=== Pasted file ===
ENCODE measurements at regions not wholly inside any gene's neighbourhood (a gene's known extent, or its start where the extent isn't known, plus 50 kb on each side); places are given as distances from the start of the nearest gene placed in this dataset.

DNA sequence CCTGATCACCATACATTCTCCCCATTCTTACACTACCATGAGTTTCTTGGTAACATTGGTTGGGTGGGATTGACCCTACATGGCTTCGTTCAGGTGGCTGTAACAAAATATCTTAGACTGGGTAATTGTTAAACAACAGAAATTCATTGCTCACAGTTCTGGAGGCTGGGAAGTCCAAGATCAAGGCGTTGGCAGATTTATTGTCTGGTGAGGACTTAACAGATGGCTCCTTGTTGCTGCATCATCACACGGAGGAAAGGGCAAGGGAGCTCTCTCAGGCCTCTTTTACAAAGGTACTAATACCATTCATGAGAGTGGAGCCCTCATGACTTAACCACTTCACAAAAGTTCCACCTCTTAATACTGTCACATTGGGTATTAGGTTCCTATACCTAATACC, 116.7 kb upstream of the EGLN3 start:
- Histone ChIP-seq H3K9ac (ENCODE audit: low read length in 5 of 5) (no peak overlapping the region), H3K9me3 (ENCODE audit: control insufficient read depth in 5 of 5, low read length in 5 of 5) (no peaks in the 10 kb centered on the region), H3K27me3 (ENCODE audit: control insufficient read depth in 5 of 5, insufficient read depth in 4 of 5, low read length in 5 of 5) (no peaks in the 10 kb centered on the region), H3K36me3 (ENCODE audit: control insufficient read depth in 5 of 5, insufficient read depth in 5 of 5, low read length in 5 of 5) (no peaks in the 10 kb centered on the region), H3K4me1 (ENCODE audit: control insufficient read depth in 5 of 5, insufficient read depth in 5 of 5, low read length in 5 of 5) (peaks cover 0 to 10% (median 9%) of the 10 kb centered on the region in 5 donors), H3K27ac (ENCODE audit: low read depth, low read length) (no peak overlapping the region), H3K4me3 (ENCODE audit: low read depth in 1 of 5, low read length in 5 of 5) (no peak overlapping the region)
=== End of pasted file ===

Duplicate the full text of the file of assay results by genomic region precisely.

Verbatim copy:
ENCODE measurements at regions not wholly inside any gene's neighbourhood (a gene's known extent, or its start where the extent isn't known, plus 50 kb on each side); places are given as distances from the start of the nearest gene placed in this dataset.

DNA sequence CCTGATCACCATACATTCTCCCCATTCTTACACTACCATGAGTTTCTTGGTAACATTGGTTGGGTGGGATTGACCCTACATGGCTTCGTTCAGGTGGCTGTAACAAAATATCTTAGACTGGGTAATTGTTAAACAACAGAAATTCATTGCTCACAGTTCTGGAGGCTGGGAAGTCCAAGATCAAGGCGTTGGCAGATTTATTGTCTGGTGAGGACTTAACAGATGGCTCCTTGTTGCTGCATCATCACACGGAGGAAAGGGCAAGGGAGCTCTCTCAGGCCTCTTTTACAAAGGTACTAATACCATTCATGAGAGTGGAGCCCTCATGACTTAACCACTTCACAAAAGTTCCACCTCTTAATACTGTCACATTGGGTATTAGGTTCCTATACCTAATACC, 116.7 kb upstream of the EGLN3 start:
- Histone ChIP-seq H3K9ac (ENCODE audit: low read length in 5 of 5) (no peak overlapping the region), H3K9me3 (ENCODE audit: control insufficient read depth in 5 of 5, low read length in 5 of 5) (no peaks in the 10 kb centered on the region), H3K27me3 (ENCODE audit: control insufficient read depth in 5 of 5, insufficient read depth in 4 of 5, low read length in 5 of 5) (no peaks in the 10 kb centered on the region), H3K36me3 (ENCODE audit: control insufficient read depth in 5 of 5, insufficient read depth in 5 of 5, low read length in 5 of 5) (no peaks in the 10 kb centered on the region), H3K4me1 (ENCODE audit: control insufficient read depth in 5 of 5, insufficient read depth in 5 of 5, low read length in 5 of 5) (peaks cover 0 to 10% (median 9%) of the 10 kb centered on the region in 5 donors), H3K27ac (ENCODE audit: low read depth, low read length) (no peak overlapping the region), H3K4me3 (ENCODE audit: low read depth in 1 of 5, low read length in 5 of 5) (no peak overlapping the region)